Alcohol pharmacodynamics in young-elderly adults contrasted with young and middle-aged subjects.
Effects of aging on ethyl alcohol (EtOH) pharmacodynamics were examined over progressive dosing schedules (0.4, 0.6, 0.8, 1.0 g/kg) in groups of young (25.0 +/- 2.9 years), middle-aged (41.1 +/- 6.6 years), and young-elderly adults (60.9 +/- 2.6 years) using three computerized cognitive-neuromotor tasks: digit-symbol substitution (DSS), keypad reaction time (KRT), and subcritical tracking (SCT). Hysteresis curves of performance impairment (adjusted for pre-drug baseline) as a function of blood alcohol concentration (BAC) were examined for time-course effects, and regression analyses were performed to assess the contribution of age beyond that accounted for by BAC. Results reflected differences in the patterning but not magnitude of impairment for elderly subjects, with earlier decrements and more rapid acute tolerance observed for DSS, in conjunction with less pharmacodynamic sensitivity for SCT. Regression analyses furthermore indicated that age and impairment were negatively related, arguing against synergistic intoxication effects as a function of aging. Analyses specifically comparing performance at baseline versus legally intoxicating BACs (> 1.0 mg/ml) likewise reflected a lack of interactive effects involving the elderly. Elderly subjects nevertheless exhibited significantly lower baseline performance for DSS and KRT than young subjects and achieved higher BACs with equivalent doses. These latter findings support the exercise of caution by elderly individuals consuming EtOH prior to engaging in neuromotor pursuits such as driving.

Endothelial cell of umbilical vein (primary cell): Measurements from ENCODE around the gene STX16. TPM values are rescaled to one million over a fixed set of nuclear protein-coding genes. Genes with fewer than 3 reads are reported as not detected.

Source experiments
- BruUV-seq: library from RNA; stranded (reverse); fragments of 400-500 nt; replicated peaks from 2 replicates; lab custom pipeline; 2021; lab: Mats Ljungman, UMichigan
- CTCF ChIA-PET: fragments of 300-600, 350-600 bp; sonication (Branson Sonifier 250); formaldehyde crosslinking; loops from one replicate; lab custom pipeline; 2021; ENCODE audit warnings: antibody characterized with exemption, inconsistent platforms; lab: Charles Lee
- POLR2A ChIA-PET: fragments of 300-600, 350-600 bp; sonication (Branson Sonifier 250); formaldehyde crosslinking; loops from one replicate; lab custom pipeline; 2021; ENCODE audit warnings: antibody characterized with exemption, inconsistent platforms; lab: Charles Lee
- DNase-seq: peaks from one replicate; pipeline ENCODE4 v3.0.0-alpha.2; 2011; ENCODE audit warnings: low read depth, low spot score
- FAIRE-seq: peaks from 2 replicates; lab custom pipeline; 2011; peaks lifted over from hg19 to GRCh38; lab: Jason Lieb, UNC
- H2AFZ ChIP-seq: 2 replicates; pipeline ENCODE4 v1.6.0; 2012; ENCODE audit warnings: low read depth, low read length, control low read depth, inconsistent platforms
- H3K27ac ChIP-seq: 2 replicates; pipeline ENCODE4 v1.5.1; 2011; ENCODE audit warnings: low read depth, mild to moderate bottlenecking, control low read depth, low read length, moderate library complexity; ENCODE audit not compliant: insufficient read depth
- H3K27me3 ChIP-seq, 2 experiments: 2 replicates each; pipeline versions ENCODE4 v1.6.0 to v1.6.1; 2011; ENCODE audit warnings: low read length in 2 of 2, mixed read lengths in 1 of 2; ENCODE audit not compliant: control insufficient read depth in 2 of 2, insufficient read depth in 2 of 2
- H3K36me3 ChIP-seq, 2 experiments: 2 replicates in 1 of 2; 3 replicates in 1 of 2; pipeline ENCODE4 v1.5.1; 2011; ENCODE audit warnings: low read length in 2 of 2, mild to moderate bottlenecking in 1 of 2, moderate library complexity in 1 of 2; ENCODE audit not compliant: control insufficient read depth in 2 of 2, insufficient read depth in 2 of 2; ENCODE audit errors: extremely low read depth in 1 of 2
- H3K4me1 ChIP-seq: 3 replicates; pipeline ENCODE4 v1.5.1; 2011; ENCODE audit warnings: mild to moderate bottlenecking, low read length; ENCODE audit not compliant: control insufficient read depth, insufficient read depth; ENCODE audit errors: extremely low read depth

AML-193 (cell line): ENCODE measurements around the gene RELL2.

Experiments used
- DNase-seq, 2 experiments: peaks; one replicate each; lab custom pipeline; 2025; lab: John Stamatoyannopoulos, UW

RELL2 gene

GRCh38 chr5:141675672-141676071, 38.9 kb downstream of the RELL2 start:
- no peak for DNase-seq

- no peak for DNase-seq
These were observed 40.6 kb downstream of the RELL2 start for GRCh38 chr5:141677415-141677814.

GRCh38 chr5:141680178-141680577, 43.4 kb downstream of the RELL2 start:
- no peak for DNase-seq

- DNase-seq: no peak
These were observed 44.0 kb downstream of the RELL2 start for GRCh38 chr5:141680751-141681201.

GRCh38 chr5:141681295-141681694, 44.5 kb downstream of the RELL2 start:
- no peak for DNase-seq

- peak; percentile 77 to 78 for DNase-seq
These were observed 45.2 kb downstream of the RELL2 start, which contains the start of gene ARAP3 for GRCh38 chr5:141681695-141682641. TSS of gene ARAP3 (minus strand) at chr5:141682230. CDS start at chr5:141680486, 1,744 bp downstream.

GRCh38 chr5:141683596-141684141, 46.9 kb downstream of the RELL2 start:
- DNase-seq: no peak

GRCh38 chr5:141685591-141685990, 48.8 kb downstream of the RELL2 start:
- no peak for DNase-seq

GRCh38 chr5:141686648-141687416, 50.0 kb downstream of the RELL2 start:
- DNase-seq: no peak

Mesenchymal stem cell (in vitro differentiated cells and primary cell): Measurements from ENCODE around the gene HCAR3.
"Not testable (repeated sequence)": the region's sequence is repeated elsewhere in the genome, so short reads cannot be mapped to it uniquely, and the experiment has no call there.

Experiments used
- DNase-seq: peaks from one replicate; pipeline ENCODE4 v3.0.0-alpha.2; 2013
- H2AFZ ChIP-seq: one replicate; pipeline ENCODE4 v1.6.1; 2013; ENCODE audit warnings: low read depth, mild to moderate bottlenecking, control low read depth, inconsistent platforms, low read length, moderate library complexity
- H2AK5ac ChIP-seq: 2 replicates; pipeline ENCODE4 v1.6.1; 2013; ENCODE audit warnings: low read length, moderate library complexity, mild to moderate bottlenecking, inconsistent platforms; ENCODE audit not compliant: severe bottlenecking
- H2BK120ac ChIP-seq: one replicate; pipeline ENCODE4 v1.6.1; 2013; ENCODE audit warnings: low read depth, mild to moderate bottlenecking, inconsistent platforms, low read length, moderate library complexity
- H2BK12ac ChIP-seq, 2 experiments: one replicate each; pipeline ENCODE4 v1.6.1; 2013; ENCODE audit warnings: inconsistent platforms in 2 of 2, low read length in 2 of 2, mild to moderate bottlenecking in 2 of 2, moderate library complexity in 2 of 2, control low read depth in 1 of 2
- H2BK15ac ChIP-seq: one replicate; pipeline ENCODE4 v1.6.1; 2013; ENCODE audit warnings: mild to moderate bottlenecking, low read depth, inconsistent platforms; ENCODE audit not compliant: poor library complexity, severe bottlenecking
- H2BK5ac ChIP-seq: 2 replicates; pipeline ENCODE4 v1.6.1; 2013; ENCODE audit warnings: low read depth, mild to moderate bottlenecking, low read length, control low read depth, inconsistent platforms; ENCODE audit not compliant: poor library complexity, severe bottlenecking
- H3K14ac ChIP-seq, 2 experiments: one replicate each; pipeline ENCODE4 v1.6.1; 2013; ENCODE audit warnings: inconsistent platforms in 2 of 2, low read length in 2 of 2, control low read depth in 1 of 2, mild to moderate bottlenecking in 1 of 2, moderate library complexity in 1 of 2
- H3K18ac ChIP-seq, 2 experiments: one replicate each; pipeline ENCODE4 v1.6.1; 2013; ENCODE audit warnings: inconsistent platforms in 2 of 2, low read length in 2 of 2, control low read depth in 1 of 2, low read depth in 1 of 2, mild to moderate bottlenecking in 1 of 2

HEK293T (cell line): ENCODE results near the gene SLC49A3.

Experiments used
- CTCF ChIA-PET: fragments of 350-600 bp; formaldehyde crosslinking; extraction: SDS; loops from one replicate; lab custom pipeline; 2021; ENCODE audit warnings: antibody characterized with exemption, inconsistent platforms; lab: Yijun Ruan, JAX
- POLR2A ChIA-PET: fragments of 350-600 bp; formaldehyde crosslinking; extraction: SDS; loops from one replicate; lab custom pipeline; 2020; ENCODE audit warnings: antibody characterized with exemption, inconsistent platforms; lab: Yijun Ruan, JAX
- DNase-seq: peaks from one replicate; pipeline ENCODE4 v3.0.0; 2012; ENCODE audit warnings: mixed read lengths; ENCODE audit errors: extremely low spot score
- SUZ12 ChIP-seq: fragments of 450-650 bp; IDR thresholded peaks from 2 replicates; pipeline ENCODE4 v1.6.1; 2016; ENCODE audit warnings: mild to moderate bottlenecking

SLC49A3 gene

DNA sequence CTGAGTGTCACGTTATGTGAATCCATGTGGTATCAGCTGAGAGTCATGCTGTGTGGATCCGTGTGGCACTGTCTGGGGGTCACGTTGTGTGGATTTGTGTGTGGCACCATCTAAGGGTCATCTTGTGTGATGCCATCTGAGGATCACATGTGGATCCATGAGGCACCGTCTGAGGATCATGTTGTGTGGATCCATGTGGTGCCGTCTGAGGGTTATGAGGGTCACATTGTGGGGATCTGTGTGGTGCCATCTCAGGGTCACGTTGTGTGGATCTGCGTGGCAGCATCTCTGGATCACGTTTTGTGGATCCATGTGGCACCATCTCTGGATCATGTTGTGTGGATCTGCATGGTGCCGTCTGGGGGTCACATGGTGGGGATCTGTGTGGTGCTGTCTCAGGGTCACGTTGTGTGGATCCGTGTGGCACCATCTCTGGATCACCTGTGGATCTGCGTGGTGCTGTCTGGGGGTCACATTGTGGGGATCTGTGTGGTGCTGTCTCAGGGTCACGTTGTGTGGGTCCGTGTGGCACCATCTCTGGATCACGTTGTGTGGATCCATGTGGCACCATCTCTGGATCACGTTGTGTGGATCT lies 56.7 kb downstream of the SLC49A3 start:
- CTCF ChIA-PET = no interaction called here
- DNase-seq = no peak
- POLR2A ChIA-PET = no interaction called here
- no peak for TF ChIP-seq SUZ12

Tupler, LA; Hege, S; Ellinwood, EH
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